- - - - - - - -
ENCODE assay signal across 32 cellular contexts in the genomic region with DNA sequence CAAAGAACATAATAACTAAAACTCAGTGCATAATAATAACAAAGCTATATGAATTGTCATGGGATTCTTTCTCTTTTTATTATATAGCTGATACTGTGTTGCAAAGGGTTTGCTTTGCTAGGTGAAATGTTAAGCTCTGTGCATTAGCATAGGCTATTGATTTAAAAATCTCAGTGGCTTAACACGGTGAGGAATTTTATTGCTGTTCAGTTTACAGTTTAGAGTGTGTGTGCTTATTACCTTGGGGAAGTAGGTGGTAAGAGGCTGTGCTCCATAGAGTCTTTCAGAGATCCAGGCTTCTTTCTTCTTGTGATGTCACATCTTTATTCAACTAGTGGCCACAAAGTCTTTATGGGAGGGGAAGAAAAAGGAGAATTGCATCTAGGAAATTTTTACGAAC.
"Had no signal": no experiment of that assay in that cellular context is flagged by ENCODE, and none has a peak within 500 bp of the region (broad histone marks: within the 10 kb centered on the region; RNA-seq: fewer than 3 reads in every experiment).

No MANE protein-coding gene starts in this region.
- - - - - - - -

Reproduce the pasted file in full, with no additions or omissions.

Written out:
ENCODE assay signal across 32 cellular contexts in the genomic region with DNA sequence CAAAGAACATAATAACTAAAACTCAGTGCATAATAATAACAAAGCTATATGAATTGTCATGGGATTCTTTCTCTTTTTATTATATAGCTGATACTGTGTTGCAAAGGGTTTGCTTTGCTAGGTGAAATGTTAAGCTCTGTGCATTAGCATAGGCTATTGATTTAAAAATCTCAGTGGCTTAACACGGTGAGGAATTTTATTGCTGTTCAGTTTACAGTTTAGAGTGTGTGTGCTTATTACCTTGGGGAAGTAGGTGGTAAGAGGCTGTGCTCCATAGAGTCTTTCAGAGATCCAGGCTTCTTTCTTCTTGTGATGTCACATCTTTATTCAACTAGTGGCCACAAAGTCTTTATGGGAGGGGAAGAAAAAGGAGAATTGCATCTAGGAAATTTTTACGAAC.
"Had no signal": no experiment of that assay in that cellular context is flagged by ENCODE, and none has a peak within 500 bp of the region (broad histone marks: within the 10 kb centered on the region; RNA-seq: fewer than 3 reads in every experiment).

No MANE protein-coding gene starts in this region.